Understanding Narratives Through Stories

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  • Create Date June 7, 2023
  • Last Updated June 18, 2023

Understanding Narratives Through Stories

Created by Noa Rotem-Kehat

Brief Description

Stories, poems, and novels all have a connecting thread in the form of a plot that happens. The plot can take place over entire pages/ books or just a short number of pages or lines. We will focus on using the ladder of inference to stimulate conversation about literature, history, and more.


Learning Objectives


  • Students will be able to explain the ladder of inference. 
  • Students will be able to describe a scenario in relationship to the steps of the ladder of inference
  • Students will be able to advocate their opinions
  • Students will be able to acknowledge others' opinions.


Lead-in / Preparation / Prerequisite Knowledge


  • If using this activity to review a literary piece, then it should have been completed. As well it can be used before any literary piece or historical events. 
  • Projector for slides on Inquiry-Acknowledgement - Advocacy: questions and statements that can be used.
  • Projector for P.P and Teds


Estimated Class-Time Required


2/3 of lessons depend on the student's involvement during this activity


Description of Activities


Pre activity: 

1 - In every story, in every historical event that has been we make assumptions and act accordingly. For example, a baby is taught to smile by smiling back at him and he understands that the smile leads to positive reactions from the environment. Why did Little Red Riding Hood walk alone in the woods, even though she was told not to walk?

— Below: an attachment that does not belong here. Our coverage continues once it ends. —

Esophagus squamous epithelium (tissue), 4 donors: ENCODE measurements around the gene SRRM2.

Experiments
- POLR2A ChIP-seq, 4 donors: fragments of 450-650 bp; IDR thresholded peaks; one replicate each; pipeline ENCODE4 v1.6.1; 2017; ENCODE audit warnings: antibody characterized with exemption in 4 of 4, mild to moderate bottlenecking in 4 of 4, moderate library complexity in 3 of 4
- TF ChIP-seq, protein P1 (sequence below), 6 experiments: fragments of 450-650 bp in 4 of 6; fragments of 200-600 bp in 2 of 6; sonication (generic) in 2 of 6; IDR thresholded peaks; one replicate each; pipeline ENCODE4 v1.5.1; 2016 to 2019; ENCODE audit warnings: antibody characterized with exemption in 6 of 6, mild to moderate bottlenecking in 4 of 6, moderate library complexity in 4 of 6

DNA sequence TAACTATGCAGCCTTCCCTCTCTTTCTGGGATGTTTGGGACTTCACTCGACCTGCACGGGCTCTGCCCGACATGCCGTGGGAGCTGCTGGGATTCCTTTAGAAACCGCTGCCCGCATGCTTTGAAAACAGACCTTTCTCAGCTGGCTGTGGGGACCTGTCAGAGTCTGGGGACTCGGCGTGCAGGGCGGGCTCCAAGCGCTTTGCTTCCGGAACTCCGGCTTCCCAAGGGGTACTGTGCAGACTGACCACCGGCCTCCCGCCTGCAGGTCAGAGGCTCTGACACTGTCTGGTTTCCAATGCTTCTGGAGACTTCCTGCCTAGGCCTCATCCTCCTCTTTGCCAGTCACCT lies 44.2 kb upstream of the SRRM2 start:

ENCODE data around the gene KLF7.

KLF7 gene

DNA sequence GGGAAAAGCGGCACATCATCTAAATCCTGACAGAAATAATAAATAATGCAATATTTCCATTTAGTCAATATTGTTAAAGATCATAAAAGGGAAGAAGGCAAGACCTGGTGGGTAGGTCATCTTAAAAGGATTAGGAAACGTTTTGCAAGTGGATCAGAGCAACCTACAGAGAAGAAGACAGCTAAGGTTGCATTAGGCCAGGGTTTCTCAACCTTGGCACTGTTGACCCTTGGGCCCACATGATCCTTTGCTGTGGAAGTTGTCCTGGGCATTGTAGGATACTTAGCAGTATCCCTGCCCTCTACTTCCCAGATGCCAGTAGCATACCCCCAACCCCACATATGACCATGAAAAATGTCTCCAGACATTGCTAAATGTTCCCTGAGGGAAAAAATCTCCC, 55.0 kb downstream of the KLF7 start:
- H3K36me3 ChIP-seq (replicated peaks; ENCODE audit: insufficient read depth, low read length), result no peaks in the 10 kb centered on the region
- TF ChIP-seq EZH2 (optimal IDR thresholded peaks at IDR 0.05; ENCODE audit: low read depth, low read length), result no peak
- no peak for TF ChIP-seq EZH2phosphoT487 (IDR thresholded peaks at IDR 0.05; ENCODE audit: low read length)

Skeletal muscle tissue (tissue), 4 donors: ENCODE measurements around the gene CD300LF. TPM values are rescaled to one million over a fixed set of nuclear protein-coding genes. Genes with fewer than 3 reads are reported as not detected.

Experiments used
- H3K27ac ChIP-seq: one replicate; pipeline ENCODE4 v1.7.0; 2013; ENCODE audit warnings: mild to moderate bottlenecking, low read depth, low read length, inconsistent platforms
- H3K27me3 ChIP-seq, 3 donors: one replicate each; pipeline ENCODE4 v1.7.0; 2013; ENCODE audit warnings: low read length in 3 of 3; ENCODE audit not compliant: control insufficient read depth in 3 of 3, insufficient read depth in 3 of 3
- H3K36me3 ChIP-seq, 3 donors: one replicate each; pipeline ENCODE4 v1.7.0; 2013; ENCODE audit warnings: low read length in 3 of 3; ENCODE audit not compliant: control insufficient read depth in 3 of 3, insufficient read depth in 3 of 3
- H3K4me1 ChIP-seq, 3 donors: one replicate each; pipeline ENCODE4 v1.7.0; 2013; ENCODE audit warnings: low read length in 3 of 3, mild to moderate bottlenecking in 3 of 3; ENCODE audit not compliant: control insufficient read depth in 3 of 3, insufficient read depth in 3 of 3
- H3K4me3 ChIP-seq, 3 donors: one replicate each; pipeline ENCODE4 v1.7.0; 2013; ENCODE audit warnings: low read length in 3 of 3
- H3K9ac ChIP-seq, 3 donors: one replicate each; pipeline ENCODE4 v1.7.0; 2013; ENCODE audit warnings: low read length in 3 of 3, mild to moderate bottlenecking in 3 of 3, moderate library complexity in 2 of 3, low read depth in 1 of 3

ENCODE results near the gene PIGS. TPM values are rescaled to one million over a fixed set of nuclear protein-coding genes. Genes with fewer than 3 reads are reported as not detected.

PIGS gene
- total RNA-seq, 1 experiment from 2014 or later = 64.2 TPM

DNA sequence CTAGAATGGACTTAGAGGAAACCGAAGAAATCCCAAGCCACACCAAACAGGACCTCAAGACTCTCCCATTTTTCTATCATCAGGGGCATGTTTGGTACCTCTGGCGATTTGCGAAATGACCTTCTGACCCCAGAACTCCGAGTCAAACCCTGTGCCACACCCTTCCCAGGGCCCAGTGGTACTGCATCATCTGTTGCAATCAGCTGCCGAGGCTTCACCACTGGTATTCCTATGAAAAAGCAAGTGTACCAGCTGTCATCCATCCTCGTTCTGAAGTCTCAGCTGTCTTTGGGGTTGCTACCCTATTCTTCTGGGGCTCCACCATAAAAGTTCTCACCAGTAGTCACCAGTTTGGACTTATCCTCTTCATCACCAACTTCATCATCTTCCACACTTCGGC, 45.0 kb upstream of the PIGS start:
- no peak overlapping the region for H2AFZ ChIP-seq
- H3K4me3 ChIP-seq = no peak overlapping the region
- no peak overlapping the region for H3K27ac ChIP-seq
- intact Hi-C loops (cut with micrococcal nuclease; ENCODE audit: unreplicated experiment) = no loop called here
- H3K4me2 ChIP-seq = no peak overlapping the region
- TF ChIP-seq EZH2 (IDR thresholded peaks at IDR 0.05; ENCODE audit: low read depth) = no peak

What exactly is inference? Inference questions are the types of questions that involve reading between the lines.


2- We will talk about the concept of “inquiry” –find out why the other side thinks the way they do, so you can try to understand the other side – you don’t need to agree with it. 

3 - Discuss the concept of “acknowledgment” – someone who holds a point of view usually has some feelings and emotions associated with it, and it is beneficial to acknowledge the other side’s feelings and point of view. Give an example of an acknowledgment statement. 

  1. Discuss the concept of “advocacy” – you use advocacy statements to make your point. Provide examples of advocacy statements.


  1. Two students witness the same event. The principal comes to their classroom and says to the teacher, “I need to speak with you right now.” What might their different ladders look like? What can each student infer?

2 groups: Role-play any character and ask each to state their position using advocacy statements and taking turns, they should use inquiry questions and acknowledgment.


  1. https://ed.ted.com/lessons/rethinking-thinking-trevor-maber


  1. As a wrap up activity, the teacher asks each group to write their own scenario


Key Vocabulary / Phrases (if applicable)



advocacy: סנגור

advocate: לסנגר





Each group gives a scenario to the other group, and they need to be able to describe the possible inferences and conclusions that might occur and how those inferences and conclusions might affect decisions and actions.



Student writes regarding this unit


Explain the students that the point of the exercise is to bring to light our thinking so that we can consider them objectively, often in the company of people who hold the opposite view.


  • What am I assuming, and why? Are my assumptions valid?
  • What data have I chosen to use and why? Have I selected data rigorously?
  • What are the real facts that I should be using? Are there other facts I should consider?




Four Corners Stems PPT

Ladder of Inference Tool


Attached Files

Four Corners_stems (2).pptxDownload